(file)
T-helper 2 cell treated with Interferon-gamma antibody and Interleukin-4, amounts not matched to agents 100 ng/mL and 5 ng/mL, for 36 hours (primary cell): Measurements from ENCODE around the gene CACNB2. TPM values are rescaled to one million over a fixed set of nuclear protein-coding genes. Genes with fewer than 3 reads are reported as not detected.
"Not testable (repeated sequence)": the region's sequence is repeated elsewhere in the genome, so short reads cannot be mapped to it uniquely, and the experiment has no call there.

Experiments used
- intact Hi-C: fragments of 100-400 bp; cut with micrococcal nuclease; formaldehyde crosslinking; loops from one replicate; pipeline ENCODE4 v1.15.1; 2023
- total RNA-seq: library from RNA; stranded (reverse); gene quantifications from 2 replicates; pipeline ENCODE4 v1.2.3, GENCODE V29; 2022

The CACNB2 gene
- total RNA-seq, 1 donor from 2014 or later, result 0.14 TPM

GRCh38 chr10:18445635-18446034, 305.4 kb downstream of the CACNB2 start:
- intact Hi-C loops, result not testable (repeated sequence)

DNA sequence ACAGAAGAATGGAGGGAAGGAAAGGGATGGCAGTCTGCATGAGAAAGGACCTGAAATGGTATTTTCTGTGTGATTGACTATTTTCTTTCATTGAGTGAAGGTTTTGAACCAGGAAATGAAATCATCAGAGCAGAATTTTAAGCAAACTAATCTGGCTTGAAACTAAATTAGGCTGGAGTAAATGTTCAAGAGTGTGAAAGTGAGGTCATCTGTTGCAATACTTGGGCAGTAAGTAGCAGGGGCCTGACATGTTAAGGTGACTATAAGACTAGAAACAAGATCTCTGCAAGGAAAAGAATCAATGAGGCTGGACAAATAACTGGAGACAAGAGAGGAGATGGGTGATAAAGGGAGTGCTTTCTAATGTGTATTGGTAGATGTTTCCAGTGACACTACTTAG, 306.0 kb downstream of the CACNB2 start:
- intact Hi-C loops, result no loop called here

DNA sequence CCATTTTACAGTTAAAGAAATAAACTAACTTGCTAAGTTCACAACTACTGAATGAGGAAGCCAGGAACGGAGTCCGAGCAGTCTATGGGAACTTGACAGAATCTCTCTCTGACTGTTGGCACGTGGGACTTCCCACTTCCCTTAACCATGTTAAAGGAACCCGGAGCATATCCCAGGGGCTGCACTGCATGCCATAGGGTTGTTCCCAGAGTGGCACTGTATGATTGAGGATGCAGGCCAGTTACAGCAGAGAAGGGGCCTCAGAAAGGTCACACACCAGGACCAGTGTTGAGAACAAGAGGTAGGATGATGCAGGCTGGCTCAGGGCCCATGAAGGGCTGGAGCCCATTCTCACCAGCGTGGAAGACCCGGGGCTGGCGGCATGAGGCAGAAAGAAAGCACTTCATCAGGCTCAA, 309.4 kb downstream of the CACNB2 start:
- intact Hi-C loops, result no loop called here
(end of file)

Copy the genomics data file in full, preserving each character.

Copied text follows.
T-helper 2 cell treated with Interferon-gamma antibody and Interleukin-4, amounts not matched to agents 100 ng/mL and 5 ng/mL, for 36 hours (primary cell): Measurements from ENCODE around the gene CACNB2. TPM values are rescaled to one million over a fixed set of nuclear protein-coding genes. Genes with fewer than 3 reads are reported as not detected.
"Not testable (repeated sequence)": the region's sequence is repeated elsewhere in the genome, so short reads cannot be mapped to it uniquely, and the experiment has no call there.

Experiments used
- intact Hi-C: fragments of 100-400 bp; cut with micrococcal nuclease; formaldehyde crosslinking; loops from one replicate; pipeline ENCODE4 v1.15.1; 2023
- total RNA-seq: library from RNA; stranded (reverse); gene quantifications from 2 replicates; pipeline ENCODE4 v1.2.3, GENCODE V29; 2022

The CACNB2 gene
- total RNA-seq, 1 donor from 2014 or later, result 0.14 TPM

GRCh38 chr10:18445635-18446034, 305.4 kb downstream of the CACNB2 start:
- intact Hi-C loops, result not testable (repeated sequence)

DNA sequence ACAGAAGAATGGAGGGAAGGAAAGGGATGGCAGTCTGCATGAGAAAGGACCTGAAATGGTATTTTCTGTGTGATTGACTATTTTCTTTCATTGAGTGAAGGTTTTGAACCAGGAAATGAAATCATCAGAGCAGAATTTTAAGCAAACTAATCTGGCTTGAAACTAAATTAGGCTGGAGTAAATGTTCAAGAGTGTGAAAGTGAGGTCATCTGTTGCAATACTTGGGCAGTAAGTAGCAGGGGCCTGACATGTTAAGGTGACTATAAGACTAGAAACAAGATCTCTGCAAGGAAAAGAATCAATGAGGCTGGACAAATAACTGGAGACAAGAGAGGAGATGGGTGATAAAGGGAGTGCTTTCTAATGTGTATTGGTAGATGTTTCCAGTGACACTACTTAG, 306.0 kb downstream of the CACNB2 start:
- intact Hi-C loops, result no loop called here

DNA sequence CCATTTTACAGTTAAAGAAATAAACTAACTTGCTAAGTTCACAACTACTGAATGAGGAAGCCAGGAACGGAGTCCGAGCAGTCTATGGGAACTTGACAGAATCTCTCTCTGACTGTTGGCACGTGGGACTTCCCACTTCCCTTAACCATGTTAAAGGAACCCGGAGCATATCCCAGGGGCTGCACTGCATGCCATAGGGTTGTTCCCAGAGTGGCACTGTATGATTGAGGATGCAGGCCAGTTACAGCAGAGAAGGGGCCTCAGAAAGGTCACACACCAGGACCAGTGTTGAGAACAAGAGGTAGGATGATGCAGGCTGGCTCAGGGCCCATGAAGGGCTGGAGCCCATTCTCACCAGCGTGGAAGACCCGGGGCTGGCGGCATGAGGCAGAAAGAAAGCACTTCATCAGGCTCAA, 309.4 kb downstream of the CACNB2 start:
- intact Hi-C loops, result no loop called here